While working as a host at the Spaghetti Factory, Kisha Collins wondered why the managers refused to schedule anyone for more than 15 hours per week. Although many of the staff are students, Kisha and her coworkers would have welcomed more hours.
Fifteen hours a week isn’t enough to cover even the basics like food, car insurance, and my phone.
“San Jose is an expensive place to live. I’m in college and I have the support of my family, but I still need a job to help pay the bills," she says. If it’s hard for me — and it is! — I can’t imagine how someone supports a family on 15 hours a week.”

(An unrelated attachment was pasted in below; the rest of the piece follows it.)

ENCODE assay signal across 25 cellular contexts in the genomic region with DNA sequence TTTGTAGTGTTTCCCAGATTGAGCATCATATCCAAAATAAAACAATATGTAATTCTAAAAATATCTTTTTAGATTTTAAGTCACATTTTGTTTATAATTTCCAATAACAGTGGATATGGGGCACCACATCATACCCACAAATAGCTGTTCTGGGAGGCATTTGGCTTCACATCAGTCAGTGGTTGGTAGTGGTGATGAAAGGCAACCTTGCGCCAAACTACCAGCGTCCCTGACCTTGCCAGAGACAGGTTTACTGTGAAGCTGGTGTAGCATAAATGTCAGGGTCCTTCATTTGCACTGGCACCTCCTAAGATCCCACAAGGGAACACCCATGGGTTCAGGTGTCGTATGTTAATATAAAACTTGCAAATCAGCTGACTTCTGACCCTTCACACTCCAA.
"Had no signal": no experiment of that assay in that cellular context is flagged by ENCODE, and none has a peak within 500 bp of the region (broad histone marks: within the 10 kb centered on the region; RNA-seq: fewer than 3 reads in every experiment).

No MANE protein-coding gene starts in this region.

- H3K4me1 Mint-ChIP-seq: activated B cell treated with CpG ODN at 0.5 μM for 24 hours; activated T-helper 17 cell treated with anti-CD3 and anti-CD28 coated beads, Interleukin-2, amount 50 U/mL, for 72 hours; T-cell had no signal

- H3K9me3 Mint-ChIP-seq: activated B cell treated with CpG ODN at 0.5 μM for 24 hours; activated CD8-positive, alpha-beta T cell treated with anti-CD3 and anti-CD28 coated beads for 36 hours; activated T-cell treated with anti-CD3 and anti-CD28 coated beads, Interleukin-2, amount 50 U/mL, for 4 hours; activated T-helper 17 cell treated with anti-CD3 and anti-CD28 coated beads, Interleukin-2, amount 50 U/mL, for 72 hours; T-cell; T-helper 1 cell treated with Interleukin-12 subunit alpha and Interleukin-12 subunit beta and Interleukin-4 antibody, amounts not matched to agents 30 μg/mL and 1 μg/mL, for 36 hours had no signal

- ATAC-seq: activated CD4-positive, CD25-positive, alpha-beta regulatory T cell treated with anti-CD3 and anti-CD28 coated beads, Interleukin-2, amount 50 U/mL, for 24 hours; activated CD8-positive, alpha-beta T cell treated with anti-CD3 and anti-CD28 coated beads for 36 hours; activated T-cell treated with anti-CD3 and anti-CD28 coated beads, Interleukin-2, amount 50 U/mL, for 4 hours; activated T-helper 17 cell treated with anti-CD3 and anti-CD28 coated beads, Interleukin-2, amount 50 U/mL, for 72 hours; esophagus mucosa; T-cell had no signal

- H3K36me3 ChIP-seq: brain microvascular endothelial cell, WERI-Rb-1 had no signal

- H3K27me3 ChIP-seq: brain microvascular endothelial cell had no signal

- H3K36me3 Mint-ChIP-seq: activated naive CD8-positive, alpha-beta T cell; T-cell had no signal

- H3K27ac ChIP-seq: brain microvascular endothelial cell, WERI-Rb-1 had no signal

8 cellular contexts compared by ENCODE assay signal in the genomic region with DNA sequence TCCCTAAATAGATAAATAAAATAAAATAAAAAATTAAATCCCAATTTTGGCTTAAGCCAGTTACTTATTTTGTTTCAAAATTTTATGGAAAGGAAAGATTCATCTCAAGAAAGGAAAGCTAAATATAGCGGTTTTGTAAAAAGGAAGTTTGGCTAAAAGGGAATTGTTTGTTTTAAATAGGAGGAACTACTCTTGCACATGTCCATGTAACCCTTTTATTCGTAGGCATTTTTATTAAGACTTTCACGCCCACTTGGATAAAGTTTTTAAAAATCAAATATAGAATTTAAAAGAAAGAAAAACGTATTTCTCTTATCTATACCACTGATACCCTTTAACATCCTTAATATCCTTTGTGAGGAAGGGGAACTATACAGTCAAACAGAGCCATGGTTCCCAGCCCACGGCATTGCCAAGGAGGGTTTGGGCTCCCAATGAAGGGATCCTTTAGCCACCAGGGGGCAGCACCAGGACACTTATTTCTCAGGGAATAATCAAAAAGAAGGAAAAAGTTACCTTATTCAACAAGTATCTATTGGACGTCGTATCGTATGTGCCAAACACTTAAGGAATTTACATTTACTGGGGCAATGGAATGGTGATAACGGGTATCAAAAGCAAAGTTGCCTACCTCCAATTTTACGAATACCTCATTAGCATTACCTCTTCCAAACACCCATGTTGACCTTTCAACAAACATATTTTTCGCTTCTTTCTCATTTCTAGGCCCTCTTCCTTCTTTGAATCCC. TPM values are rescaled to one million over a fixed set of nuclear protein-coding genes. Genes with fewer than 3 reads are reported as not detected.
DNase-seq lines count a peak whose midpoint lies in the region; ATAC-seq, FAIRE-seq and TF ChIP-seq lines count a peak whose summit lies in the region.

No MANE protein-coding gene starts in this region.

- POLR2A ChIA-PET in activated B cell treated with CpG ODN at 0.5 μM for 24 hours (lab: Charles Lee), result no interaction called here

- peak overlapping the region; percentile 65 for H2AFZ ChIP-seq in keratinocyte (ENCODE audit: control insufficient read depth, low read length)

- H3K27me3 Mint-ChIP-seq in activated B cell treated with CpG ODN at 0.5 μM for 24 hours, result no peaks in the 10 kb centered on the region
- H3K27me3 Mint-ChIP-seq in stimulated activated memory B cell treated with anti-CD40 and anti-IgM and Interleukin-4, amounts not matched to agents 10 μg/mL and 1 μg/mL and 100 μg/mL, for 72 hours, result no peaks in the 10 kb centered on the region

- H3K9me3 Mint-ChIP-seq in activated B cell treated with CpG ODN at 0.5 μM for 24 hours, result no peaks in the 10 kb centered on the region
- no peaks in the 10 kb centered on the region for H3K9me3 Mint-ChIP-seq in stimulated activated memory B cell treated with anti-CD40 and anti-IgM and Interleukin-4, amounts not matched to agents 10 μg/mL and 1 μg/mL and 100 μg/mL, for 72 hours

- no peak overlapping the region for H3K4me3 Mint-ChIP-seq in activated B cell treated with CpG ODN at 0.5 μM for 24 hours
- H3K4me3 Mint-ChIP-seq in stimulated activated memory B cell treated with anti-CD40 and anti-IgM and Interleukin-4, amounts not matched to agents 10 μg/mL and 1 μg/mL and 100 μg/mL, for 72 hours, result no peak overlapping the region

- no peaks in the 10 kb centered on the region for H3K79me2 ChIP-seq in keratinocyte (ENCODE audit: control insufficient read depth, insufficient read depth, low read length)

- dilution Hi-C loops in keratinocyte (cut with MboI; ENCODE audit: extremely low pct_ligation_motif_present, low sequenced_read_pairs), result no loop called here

Some days, Kisha was scheduled for a full shift but her manager pressured her to go home after just two hours. Instead of fifteen hours those weeks she’d get ten or even less.
After months of making herself available for more hours, and trying to keep her schedule open in case extra shifts opened at the last minute, Kisha had had enough. She quit. She says that many of her coworkers also grew tired of being expected to be available 24/7 but working so little.
“Spaghetti Factory spent time training us and then had to train new people when we left. Businesses will benefit from Opportunity to Work because employees who have enough hours to survive won’t quit like we did.”
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